Historical Landmarks in Bremen
Now that I have you in Bremen, welcome! There are many historical sites you can visit in the city, I promise you this won’t be overwhelming and your visit will be as enjoyable as you want it to be. So, let’s get to it!
- Petri Dom zu Bremen (Saint Peter’s Cathedral of Bremen or Bremen Cathedral):
This medieval style cathedral is located at the heart of Bremen, east of the Marktplatz. The earliest church traced in the same location goes back to 789 which was a timber church on a high point. This church was burnt down along with most of Bremen when the Saxons came.
The construction of a new church began in 805 using sandstone after site’s been empty for 13 years. All rebuilding and renovation efforts of the building went to waste due to a huge fire the devoured the church and its library, along with most of Bremen, in 1041.
The new building of the cathedral began in 1042 using a Romanesque style. The person responsible for the rebuid; Archbishop Adalbert, commissioned craftsmen from Lombardy, Italy, to embellish the cathedral which he drew inspiration for from Italian basilicas.
The easy destruction of the cathedral by the Saxons, again, in 1064 was due to Adalbert’s short-sightedness.
Restoration works began afterwards but were interrupted several times. The direction of architecture though drifted from Romanesque to Gothic up to 1911.
The Gothic style of the basilica is emphasized more by adding a new northern nave and more chapels. This gave the church a more German “High Gothic” look.
In two unfortunate accidents, the southern belfry collapsed in 1638 causing damage to the surrounding buildings and killing 8 people. In 1660, lightning struck the norther tower and burned the roof.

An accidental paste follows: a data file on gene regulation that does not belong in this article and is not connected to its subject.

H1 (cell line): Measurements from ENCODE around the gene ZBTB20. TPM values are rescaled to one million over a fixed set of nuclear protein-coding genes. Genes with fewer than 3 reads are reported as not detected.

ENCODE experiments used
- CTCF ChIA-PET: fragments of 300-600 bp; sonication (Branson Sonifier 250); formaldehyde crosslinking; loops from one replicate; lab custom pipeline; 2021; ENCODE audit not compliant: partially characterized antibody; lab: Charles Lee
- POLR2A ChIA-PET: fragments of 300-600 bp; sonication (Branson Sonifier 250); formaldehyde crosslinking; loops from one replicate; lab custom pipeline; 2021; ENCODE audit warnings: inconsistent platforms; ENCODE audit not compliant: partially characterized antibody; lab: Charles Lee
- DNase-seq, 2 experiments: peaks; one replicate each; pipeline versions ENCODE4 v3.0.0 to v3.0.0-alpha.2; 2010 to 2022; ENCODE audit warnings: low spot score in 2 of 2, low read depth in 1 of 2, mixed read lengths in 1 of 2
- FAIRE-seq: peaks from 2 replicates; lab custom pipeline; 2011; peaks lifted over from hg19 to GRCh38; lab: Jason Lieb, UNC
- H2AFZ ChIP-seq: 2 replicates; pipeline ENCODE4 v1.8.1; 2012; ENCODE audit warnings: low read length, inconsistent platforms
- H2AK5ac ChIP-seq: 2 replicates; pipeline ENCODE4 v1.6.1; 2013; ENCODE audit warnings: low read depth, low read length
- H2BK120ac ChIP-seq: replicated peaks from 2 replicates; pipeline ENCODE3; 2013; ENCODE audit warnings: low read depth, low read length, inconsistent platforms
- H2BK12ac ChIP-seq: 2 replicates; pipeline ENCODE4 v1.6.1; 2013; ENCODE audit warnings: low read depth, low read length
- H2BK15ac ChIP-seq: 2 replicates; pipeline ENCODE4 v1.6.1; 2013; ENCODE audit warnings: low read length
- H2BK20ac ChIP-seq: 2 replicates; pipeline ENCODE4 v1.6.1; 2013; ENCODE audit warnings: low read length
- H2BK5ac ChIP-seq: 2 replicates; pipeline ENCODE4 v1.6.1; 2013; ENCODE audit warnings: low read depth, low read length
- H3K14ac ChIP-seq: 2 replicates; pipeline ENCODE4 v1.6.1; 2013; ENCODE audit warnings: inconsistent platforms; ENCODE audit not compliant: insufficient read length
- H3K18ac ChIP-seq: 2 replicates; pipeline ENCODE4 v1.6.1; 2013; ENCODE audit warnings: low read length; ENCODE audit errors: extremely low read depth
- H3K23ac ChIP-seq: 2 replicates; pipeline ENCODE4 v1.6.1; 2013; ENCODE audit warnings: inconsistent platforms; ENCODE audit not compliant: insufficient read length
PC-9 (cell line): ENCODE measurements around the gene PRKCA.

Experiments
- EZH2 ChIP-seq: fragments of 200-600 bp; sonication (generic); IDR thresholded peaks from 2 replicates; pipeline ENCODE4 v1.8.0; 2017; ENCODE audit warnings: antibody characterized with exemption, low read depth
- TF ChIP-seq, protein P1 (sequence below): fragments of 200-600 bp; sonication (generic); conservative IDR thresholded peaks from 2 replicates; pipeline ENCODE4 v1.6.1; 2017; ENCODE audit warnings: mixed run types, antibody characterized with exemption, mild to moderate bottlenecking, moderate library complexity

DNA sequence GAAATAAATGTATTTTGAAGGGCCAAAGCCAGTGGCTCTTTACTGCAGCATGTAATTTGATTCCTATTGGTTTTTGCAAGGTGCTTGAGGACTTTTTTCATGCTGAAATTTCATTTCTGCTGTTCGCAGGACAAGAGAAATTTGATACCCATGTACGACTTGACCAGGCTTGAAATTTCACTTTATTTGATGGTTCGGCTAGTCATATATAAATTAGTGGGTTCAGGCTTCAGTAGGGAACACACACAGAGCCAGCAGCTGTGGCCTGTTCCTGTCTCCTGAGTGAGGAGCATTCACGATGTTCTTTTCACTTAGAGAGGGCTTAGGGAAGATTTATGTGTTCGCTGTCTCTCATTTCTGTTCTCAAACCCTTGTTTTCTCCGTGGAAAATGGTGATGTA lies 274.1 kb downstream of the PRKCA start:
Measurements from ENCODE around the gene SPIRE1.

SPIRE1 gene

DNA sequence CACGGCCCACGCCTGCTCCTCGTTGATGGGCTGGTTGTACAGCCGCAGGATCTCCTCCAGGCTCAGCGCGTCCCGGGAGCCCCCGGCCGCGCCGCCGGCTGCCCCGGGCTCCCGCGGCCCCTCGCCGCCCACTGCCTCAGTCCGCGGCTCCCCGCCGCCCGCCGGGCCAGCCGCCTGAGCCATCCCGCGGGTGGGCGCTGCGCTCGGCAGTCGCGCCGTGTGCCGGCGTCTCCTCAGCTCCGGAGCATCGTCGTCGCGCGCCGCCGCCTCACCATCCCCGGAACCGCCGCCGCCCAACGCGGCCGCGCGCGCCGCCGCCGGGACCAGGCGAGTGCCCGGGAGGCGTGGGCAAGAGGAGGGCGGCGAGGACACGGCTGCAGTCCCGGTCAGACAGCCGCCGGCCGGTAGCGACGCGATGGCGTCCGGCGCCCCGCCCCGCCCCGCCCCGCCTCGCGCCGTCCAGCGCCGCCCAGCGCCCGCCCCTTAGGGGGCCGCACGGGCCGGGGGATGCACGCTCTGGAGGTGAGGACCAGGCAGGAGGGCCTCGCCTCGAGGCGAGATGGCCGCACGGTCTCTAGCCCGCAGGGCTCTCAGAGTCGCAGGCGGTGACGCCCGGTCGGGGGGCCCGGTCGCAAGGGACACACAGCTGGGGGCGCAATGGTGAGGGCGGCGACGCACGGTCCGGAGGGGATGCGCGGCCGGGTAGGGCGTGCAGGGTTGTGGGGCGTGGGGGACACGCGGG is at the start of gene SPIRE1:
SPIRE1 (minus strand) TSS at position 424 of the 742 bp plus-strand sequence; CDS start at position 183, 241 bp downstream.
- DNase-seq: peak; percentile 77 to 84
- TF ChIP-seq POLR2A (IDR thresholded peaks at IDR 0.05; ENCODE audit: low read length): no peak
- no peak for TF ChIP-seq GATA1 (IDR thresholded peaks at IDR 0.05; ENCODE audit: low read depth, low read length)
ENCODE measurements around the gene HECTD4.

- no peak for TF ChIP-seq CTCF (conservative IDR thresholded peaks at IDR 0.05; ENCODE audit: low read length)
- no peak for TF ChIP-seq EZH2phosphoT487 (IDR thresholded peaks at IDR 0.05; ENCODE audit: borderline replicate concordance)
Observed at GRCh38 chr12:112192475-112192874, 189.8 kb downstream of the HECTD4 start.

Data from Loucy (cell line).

The southern roof suffered a second collapse after which it remained an open ruin for over two centuries.
The church’s renovation went underway in the 1880s with medieval inspiration and the walls were repainted in a neo-Byzantine style and the church finally reopened in 1901.
Again the church suffered damage during the Second World War, for fear of the collapse of the entire building, all windows and roofs were closed soon afterwards and by 1950, the vaults were reconstructed and the building stabilized again.
The next restoration works took place between 1972 and 1981 during which many of the neo-Byzantine paintings disappeared but many stained glass windows were made. Since 1973, it is protected by the monument protection act.
- Katharinen-Kloster (Saint Cathrine’s Monastery):
The once brick Gothic building was built in 1253 by the Dominicans. During its lifetime, the church served many purposes. Once a grammar school, a library, an arsenal, a historical museum and a storehouse.
The monastery was demolished in 1960 after suffering damage during the Second World War. Traces of the building can be seen now in the areas of the Katharinenstraße and Katharinenklosterhof in the old town.
- Kirche Unser Lieben Frauen (Church of Our Lady):
Listed under the monument protection act, this is the oldest church in Bremen. Even though the church’s current building dates back to the 13th century, the church itself goes back to the 11th century.